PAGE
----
Other campaigns, such as magazine or newspaper ads require constant updates and monthly fees. And while you’re certainly guaranteed to get a lot of impressions, chances are only a small percent of them are catering to your audience.
You have a little more leeway in this regard with a television or radio ad since you can choose which time of day, or programs to run it; therefore, guaranteeing the audience is at least fit for your product.
But, again, the fees. Lots and lots of fees. Plus, such ads quickly become dated. Or, they may not even be seen at all!
According to an article written in The Guardian in 2010 (!), it was reported that nearly 90% of audiences skipped through TV advertising. Such is common practice in today’s high-tech world of streaming services, and DVR satellite systems that let you fast forward through advertisements.
Ask yourself: when was the last time you truly paid attention to the commercials during a TV show, sporting event (outside of the Super Bowl), or movie you were watching?
In my house, we have our smart TV connected with our Google Movies account. Between that and Netflix, Hulu, and HBO Go, our exposure to TV advertising is quite limited.
Same with radio, where most ads go unheard because there are so many more convenient streaming options for music these days.
Now, the thing about a Whiteboard video, specifically, is that it features eye-catching visuals that are designed to attract an audience’s attention. And there are so many inexpensive ways to market them.
Yeah, Facebook charges a fee to advertise on their site, as does YouTube, and Instagram. According to FitSmallBusiness.com:
The short answer is $0.65 per click in the US. In other words, every $65 you put into Facebook gives you around 100 clicks on your ad, according to the Salesforce Advertising Index Q3 2015.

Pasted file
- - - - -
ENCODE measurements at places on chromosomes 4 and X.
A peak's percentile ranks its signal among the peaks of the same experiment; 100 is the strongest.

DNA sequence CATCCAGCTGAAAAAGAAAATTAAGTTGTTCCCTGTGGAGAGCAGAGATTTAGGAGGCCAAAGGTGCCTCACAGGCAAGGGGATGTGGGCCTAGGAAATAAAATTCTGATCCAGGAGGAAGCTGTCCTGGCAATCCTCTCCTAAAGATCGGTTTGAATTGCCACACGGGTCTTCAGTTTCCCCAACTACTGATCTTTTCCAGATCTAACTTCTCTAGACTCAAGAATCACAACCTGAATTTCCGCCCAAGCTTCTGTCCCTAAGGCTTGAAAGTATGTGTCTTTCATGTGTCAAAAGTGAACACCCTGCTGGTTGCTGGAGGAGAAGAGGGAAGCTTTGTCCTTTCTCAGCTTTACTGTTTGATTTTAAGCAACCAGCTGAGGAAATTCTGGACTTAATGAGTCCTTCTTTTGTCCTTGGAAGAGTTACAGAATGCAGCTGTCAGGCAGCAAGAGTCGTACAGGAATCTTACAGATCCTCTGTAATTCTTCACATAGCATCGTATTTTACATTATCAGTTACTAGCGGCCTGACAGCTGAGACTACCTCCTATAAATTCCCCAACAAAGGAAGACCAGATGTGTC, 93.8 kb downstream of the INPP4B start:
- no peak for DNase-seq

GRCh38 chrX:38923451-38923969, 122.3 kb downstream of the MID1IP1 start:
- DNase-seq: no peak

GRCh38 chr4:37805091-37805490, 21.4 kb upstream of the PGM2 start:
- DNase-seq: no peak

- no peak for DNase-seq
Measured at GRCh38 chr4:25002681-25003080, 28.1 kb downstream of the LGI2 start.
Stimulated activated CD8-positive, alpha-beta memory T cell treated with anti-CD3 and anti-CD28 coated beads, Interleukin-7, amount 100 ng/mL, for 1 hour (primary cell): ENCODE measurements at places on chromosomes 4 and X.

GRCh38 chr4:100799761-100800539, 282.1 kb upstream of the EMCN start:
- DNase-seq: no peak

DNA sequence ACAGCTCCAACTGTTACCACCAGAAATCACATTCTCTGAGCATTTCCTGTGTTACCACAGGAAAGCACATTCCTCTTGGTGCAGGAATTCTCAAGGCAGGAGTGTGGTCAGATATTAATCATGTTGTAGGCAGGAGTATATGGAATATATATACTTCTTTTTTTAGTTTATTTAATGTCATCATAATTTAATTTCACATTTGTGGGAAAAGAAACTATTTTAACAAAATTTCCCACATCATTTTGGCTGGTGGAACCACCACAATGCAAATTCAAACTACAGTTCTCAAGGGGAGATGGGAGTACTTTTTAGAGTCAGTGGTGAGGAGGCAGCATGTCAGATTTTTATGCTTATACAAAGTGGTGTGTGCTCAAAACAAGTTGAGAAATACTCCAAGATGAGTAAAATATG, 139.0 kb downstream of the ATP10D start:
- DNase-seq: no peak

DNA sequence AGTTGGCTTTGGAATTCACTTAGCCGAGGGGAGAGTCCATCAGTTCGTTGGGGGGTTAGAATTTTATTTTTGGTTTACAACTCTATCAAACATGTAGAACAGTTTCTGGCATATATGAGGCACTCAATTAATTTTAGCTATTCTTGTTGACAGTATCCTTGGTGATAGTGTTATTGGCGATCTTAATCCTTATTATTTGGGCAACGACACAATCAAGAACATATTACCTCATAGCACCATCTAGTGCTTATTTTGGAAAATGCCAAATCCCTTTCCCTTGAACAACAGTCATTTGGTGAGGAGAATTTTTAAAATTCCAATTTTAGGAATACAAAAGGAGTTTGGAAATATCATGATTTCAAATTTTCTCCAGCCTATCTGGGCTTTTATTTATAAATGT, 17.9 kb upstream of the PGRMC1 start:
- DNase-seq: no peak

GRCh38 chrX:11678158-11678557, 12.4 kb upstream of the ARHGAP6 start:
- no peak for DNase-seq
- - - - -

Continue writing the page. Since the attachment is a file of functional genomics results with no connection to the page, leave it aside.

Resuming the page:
You can put your Whiteboard video on Facebook, and then, using the site’s unique features, ensure it gets seen by your target audience. You can customize the features to allow only specific states or regions to see your content, and you only pay when a potential client clicks your ad. That cuts out a lot of needless excess cost.
No, I’m not here to advertise for Facebook, but merely to demonstrate the myriad of ways you can use a Whiteboard video. You can post them on YouTube, or simply post them on your website. You can share them with clients, potential clients; use them at shows, and even put them on TV if you’ve got the budget.
And you can do all of this for $7,500!
There’s no worrying about OCD directors, stuck up actors, shooting schedules, or the myriad of problems that exist with a live-action commercial production. Check out this quote from JLB Media Productions:
The DGA (Director’s Guild of America), of which I am a member, considers low budget commercial work to be $75,000 per day, up to $225,000 for a three-day production. Most national commercials are several hundred thousand dollars up to a few million dollars. Directors are typically paid anywhere from $10,000 to $50,000 per day of shooting, but many times that means $25,000 for a one-day shoot that also involves two weeks of prep and another week bidding on the job against other directors.
And that doesn’t factor in the aforementioned cost to advertise your product. Smaller production companies will charge less, but the result more often than not looks like this:
Yikes! Does that ad reflect the company it’s promoting well?
Now, check out this Whiteboard video, which cost less to produce:
See the difference? Which business looks more professional? Which one required the least amount of time and headaches to produce?
So, before you dish out a gazillion dollars on a thirty-second TV, radio, or newspaper ad, give Ydraw a call. Our process is simple and guaranteed to produce the results you’re looking for.